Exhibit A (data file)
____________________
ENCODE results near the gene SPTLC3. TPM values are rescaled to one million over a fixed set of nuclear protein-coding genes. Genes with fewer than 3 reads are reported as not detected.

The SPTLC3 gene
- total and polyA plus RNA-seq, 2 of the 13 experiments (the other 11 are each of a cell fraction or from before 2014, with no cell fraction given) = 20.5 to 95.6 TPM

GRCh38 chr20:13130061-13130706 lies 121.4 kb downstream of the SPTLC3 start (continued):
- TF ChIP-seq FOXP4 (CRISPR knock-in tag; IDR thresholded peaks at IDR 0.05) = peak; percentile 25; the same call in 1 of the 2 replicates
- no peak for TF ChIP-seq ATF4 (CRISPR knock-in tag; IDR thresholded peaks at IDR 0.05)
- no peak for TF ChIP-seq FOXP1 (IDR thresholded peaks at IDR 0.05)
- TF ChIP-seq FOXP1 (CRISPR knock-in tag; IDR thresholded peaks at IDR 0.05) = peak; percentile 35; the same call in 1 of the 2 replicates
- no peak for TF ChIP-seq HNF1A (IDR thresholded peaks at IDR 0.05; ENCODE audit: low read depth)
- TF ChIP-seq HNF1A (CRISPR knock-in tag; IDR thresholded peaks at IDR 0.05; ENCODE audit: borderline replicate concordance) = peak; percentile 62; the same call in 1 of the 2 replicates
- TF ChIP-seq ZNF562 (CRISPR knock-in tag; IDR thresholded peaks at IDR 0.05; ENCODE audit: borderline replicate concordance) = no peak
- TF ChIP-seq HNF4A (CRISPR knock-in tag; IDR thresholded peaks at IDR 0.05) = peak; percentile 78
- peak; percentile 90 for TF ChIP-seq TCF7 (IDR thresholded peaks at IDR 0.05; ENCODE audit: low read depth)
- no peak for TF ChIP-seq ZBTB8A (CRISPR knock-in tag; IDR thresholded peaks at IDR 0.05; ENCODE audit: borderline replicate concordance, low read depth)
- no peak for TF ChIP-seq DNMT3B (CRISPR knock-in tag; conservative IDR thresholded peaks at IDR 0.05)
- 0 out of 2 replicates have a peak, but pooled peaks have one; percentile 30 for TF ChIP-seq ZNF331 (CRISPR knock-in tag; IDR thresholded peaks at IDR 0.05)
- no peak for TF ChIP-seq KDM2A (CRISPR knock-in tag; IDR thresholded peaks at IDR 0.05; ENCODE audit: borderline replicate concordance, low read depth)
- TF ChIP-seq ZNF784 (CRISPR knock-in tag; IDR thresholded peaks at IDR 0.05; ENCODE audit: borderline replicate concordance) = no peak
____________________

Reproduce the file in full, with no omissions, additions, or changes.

ENCODE results near the gene SPTLC3. TPM values are rescaled to one million over a fixed set of nuclear protein-coding genes. Genes with fewer than 3 reads are reported as not detected.

The SPTLC3 gene
- total and polyA plus RNA-seq, 2 of the 13 experiments (the other 11 are each of a cell fraction or from before 2014, with no cell fraction given) = 20.5 to 95.6 TPM

GRCh38 chr20:13130061-13130706 lies 121.4 kb downstream of the SPTLC3 start (continued):
- TF ChIP-seq FOXP4 (CRISPR knock-in tag; IDR thresholded peaks at IDR 0.05) = peak; percentile 25; the same call in 1 of the 2 replicates
- no peak for TF ChIP-seq ATF4 (CRISPR knock-in tag; IDR thresholded peaks at IDR 0.05)
- no peak for TF ChIP-seq FOXP1 (IDR thresholded peaks at IDR 0.05)
- TF ChIP-seq FOXP1 (CRISPR knock-in tag; IDR thresholded peaks at IDR 0.05) = peak; percentile 35; the same call in 1 of the 2 replicates
- no peak for TF ChIP-seq HNF1A (IDR thresholded peaks at IDR 0.05; ENCODE audit: low read depth)
- TF ChIP-seq HNF1A (CRISPR knock-in tag; IDR thresholded peaks at IDR 0.05; ENCODE audit: borderline replicate concordance) = peak; percentile 62; the same call in 1 of the 2 replicates
- TF ChIP-seq ZNF562 (CRISPR knock-in tag; IDR thresholded peaks at IDR 0.05; ENCODE audit: borderline replicate concordance) = no peak
- TF ChIP-seq HNF4A (CRISPR knock-in tag; IDR thresholded peaks at IDR 0.05) = peak; percentile 78
- peak; percentile 90 for TF ChIP-seq TCF7 (IDR thresholded peaks at IDR 0.05; ENCODE audit: low read depth)
- no peak for TF ChIP-seq ZBTB8A (CRISPR knock-in tag; IDR thresholded peaks at IDR 0.05; ENCODE audit: borderline replicate concordance, low read depth)
- no peak for TF ChIP-seq DNMT3B (CRISPR knock-in tag; conservative IDR thresholded peaks at IDR 0.05)
- 0 out of 2 replicates have a peak, but pooled peaks have one; percentile 30 for TF ChIP-seq ZNF331 (CRISPR knock-in tag; IDR thresholded peaks at IDR 0.05)
- no peak for TF ChIP-seq KDM2A (CRISPR knock-in tag; IDR thresholded peaks at IDR 0.05; ENCODE audit: borderline replicate concordance, low read depth)
- TF ChIP-seq ZNF784 (CRISPR knock-in tag; IDR thresholded peaks at IDR 0.05; ENCODE audit: borderline replicate concordance) = no peak